nkorzetz
Posts: 1
Joined: Mon Nov 12, 2012 11:53 am
Occupation: Parent

Crickets

Postby nkorzetz » Mon Nov 12, 2012 12:47 pm

My son is doing his science project on predicting the temperature using cricket chirps. We have been through LOTS of crickets and they don't always chirp! Is there a secret? Do you need to have males AND females in the same cage? Does only the most dominant cricket chirp? We buy them for our bearded lizard and get them from the pet store. Should we get a particular size? I understand they chirp to attract a mate, but is there a way to get them to chirp more often? Some groups will chirp all night and other batches don't chirp at all! Help! We have 2 more weeks and the temperature has finally dropped here in Houston but probably only for the next week, then it will be back in the 80s again. We need cool weather chirps :)

drowningfish
Former Expert
Posts: 54
Joined: Wed Aug 18, 2010 4:10 pm
Occupation: Student: College Third Year

Re: Crickets

Postby drowningfish » Tue Nov 13, 2012 6:49 pm

This seems like such an interesting project! I looked up cricket chirps and temperature and found this:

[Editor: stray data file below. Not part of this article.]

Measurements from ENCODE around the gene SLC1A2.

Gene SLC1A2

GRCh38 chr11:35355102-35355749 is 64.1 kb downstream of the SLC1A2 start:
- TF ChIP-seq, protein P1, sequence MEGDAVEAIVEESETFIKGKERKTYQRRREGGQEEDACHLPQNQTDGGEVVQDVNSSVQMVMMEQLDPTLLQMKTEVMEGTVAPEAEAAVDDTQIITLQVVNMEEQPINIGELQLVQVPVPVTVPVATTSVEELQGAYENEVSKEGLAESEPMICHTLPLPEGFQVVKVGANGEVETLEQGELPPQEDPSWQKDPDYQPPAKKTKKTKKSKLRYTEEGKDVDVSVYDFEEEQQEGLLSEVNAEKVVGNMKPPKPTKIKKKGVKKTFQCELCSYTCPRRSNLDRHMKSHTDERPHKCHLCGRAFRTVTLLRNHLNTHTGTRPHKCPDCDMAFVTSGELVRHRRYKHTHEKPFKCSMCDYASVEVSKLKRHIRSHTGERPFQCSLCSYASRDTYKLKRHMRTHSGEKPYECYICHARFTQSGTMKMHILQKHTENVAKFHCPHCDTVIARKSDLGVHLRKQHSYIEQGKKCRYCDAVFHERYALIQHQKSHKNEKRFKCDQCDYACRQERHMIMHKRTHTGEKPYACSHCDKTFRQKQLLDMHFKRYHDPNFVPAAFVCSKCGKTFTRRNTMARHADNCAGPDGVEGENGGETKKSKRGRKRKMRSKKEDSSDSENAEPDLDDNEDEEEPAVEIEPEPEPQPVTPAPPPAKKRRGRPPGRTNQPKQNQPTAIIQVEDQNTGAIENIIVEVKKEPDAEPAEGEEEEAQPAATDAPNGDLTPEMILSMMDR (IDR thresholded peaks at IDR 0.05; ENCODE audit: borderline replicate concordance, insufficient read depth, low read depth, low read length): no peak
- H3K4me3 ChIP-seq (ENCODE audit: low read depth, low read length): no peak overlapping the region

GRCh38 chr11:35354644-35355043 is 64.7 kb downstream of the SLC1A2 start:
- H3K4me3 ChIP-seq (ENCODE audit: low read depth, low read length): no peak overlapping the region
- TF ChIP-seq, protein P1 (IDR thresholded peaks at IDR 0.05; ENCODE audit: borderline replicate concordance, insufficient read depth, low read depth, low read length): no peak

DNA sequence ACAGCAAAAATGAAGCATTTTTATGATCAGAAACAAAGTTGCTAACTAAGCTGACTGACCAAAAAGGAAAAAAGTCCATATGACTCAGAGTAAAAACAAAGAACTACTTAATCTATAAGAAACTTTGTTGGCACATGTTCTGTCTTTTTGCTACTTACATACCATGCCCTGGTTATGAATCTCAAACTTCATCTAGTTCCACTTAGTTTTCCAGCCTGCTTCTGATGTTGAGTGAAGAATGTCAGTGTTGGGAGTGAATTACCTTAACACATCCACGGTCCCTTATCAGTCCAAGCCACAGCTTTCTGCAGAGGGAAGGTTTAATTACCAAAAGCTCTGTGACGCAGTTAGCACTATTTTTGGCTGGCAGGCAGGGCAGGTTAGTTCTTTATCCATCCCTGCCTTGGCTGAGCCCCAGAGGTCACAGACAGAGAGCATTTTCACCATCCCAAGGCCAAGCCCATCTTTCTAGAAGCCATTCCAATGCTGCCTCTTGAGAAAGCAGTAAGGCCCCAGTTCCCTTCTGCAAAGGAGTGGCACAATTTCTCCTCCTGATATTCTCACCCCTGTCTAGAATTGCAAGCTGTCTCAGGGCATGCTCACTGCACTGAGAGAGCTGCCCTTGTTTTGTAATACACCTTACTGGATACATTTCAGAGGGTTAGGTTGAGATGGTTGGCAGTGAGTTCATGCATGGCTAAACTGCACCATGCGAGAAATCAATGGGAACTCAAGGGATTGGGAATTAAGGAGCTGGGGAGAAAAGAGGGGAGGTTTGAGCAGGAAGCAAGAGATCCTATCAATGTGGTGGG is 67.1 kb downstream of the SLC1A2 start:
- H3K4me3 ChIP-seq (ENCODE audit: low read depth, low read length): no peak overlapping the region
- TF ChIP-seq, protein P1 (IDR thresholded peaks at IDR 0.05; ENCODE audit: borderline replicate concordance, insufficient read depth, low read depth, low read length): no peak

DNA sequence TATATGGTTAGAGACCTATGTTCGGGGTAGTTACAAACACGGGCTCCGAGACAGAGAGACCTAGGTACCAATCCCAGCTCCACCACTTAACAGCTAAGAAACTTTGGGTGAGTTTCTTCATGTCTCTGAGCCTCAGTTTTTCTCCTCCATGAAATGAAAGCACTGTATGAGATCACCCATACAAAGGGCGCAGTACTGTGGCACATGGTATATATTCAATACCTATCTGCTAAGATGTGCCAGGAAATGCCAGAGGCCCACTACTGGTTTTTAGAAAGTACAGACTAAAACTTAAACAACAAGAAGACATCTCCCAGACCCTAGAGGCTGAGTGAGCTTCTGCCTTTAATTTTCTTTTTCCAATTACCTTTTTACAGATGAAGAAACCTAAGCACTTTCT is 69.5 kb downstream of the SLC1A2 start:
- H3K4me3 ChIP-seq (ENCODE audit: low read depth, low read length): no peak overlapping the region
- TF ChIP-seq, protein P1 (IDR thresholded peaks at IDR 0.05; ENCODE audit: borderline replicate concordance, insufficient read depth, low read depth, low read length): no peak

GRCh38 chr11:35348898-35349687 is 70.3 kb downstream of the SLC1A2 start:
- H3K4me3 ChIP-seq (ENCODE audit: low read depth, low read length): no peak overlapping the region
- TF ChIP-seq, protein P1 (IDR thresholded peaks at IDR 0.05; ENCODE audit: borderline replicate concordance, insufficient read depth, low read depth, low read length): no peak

The frequency of chirping varies according to temperature. To get a rough estimate of the temperature in degrees Fahrenheit, count the number of chirps in 15 seconds and then add 37. The number you get will be an approximation of the outside temperature.

From what I understand, I would say that it's okay if some crickets don't chirp as long as you have a lot of other ones that do.

How are you counting the number of chirps? (Each cricket by itself or by batch?)

I would suggest counting the number of chirps in a specific time period (15 seconds) for a cricket and do that with as many crickets as you can, all during a constant temperature. Are the number of chirps in the time period roughly equal and do they predict the real temperature? When the temperature changes, count cricket chirps again for as many crickets as you can (the ones that chirp) and see if the number of chirps is different and if it predicts the new temperature.

I hope I am understanding your question correctly. Please don't hesitate to ask if you have more questions.


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